Lycurgus finally decided that the only way that he might avoid blame in case something should happen to the child would be to go traveling until Charilaus had grown up and fathered a son to secure the succession. Therefore, Lycurgus gave up all of his authority and set out on a celebrated, though no doubt legendary, journey. His first destination was Crete, like Sparta a Dorian land, where he studied the laws of Minos. During this time he met a composer named Thales, whose music could soothe the masses, inspiring his listeners to become better people. Spartan and Cretan institutions did indeed have common characteristics, but, though some direct borrowing may have occurred, such similarities are in general more likely to be because of the common Dorian inheritance of Sparta and Crete rather than because some individual such as Lycurgus imported Cretan customs to Sparta. Traveling after that to Asia Minor, homeland of the Ionian Greeks, he found it instructive to compare the refined and luxurious lifestyle of the Ionians with the stern and disciplined culture of the Dorians. Some say that Lycurgus subsequently traveled as far as Egypt, Spain, and India. In Ionia, Lycurgus discovered the works of Homer. Lycurgus compiled the scattered fragments of Homer and made sure that the lessons of statecraft and morality in Homer's epics became widely known. According to Plutarch, the Egyptians claim that Lycurgus visited them too,[a] and that he got from the Egyptians the idea of separating the military from the menial workers, thus refining later Spartan society, in which Spartans were not allowed to practice manual crafts.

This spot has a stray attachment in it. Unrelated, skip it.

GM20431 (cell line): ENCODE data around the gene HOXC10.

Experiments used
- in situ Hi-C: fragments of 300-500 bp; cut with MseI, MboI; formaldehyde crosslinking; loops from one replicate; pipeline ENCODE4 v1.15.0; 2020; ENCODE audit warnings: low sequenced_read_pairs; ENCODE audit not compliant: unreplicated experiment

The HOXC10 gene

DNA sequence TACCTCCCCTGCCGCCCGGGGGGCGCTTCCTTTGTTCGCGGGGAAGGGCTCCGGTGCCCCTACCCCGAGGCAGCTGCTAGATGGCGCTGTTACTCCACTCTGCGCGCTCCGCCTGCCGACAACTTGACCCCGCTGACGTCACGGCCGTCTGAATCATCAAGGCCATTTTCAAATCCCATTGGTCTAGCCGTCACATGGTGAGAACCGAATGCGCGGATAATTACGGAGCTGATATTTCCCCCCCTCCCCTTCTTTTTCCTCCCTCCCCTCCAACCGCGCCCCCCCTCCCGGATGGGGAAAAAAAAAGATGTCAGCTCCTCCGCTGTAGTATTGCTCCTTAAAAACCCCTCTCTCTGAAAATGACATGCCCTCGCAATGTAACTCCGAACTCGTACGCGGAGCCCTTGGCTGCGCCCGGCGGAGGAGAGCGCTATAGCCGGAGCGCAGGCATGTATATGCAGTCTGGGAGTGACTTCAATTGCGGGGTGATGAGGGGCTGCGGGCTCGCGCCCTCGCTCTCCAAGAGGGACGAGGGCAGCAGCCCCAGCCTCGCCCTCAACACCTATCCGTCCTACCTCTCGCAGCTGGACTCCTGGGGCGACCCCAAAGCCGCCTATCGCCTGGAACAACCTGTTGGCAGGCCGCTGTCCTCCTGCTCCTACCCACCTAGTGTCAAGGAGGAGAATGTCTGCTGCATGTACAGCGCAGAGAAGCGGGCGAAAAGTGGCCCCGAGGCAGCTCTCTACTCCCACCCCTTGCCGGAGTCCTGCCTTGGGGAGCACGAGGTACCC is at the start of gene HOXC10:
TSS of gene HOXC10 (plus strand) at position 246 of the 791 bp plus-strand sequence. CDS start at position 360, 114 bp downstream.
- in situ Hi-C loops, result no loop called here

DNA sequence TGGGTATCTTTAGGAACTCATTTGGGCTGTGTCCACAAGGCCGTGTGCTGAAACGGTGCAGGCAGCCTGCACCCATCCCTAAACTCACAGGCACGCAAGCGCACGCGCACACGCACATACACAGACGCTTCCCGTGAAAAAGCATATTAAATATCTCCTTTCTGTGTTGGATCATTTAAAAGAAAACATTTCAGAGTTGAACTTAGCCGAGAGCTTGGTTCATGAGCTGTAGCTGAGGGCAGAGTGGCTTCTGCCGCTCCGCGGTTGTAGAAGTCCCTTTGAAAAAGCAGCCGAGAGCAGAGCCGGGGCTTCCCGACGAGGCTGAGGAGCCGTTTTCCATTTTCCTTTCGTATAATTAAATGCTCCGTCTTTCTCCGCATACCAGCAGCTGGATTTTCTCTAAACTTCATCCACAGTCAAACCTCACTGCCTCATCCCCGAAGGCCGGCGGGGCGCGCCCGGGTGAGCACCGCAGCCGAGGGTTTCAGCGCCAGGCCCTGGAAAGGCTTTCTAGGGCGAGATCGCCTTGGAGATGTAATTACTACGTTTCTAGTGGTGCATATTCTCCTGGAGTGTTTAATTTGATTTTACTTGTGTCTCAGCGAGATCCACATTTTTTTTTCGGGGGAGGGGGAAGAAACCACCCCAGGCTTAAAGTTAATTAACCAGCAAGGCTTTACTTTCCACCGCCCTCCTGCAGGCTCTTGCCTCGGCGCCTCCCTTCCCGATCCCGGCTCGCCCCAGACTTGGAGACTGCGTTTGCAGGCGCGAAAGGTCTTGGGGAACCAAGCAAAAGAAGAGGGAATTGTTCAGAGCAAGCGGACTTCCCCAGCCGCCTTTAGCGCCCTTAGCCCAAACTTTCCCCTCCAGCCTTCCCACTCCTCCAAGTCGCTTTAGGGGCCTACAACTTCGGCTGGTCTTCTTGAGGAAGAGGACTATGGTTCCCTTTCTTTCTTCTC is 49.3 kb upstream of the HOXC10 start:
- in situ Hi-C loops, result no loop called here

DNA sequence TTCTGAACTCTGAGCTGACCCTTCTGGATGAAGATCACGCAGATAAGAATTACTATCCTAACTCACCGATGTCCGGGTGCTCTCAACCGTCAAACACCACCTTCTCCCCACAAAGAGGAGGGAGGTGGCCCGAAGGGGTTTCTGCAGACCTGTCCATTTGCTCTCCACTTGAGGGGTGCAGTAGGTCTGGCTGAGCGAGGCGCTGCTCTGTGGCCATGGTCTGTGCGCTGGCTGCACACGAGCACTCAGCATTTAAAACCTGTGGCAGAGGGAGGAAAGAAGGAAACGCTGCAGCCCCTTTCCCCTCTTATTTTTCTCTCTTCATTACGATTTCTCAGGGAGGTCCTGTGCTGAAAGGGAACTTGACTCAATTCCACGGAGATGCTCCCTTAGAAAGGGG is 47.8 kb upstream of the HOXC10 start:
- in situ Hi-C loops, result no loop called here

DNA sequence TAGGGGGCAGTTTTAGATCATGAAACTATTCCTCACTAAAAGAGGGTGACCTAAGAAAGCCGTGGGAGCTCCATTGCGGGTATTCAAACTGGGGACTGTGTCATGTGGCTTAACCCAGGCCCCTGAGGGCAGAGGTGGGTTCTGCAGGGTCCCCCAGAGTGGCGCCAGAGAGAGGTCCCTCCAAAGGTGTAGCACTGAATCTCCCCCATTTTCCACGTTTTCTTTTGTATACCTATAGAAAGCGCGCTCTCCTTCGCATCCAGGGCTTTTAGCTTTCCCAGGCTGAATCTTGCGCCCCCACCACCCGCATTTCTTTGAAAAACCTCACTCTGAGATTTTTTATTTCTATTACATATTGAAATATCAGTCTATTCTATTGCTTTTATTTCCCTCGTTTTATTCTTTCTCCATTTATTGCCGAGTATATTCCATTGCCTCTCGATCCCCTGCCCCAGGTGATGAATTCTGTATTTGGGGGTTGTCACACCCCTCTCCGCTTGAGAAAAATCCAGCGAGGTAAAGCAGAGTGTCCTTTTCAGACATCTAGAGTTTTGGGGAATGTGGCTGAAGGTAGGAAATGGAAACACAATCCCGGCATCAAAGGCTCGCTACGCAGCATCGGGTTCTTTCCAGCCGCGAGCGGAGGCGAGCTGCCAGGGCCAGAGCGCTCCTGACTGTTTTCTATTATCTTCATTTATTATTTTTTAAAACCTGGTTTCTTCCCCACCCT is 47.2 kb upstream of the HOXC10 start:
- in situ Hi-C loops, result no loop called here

Return to Sparta
After Lycurgus had been absent for a while, the Spartans wrote and begged Lycurgus to come back. As they admitted, only Lycurgus was really a king in their heart, although others wore a crown and claimed the title. He had the true foundation of sovereignty: a nature born to rule, and a talent for inspiring obedience. Even the Spartan kings wanted Lycurgus to return because they saw him as one who could protect them from the people.
Lycurgus had already decided that some fundamental changes would have to be made in Sparta. When he returned, he did not merely tinker with the laws, but instead followed the example of the wisest ephors to implement incremental change.
First, however, Lycurgus went to the Oracle at Delphi to ask for guidance. The Oracle told Lycurgus that his prayers had been heard and that the state which observed the laws of Lycurgus would become the most famous in the world. With such an endorsement, Lycurgus went to the leading men of Sparta and enlisted their support.
He began with his closest friends, then these friends widened the conspiracy by bringing in their own friends. When things were ripe for action, thirty of them appeared at dawn in the marketplace, fully armed for battle. At first, Charilaus thought they meant to kill him, and he ran for sanctuary in a temple, but eventually he joined the conspirators when he found out that all they wanted was to make sure there would be no opposition to the reforms Lycurgus had in mind.